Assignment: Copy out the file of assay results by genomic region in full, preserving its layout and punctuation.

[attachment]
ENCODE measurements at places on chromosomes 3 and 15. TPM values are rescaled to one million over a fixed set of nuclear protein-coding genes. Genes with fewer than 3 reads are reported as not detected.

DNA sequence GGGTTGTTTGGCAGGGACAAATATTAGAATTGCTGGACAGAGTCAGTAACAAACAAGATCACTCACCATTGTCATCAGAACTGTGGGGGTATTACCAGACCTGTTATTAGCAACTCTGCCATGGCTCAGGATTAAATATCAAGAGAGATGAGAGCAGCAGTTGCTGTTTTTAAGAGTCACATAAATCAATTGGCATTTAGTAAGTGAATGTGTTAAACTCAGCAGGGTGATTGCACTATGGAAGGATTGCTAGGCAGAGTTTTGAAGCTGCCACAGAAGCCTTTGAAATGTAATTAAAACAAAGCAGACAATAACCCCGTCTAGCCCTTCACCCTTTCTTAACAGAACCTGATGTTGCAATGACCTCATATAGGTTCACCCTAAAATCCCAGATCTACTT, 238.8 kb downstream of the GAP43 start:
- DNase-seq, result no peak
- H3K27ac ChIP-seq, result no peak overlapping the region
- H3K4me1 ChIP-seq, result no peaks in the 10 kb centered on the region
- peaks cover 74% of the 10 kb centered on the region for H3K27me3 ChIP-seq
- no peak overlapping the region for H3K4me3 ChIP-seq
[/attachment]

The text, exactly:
ENCODE measurements at places on chromosomes 3 and 15. TPM values are rescaled to one million over a fixed set of nuclear protein-coding genes. Genes with fewer than 3 reads are reported as not detected.

DNA sequence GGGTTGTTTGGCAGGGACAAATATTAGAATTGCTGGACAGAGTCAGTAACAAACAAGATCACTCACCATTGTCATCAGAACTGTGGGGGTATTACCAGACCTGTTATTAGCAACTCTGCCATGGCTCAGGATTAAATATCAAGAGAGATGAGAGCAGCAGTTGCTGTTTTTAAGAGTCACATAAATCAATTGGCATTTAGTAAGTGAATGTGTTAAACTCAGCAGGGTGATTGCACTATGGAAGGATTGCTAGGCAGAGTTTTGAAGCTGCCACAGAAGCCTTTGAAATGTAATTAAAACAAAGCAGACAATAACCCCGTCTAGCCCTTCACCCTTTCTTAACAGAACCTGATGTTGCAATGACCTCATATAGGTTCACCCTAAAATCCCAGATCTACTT, 238.8 kb downstream of the GAP43 start:
- DNase-seq, result no peak
- H3K27ac ChIP-seq, result no peak overlapping the region
- H3K4me1 ChIP-seq, result no peaks in the 10 kb centered on the region
- peaks cover 74% of the 10 kb centered on the region for H3K27me3 ChIP-seq
- no peak overlapping the region for H3K4me3 ChIP-seq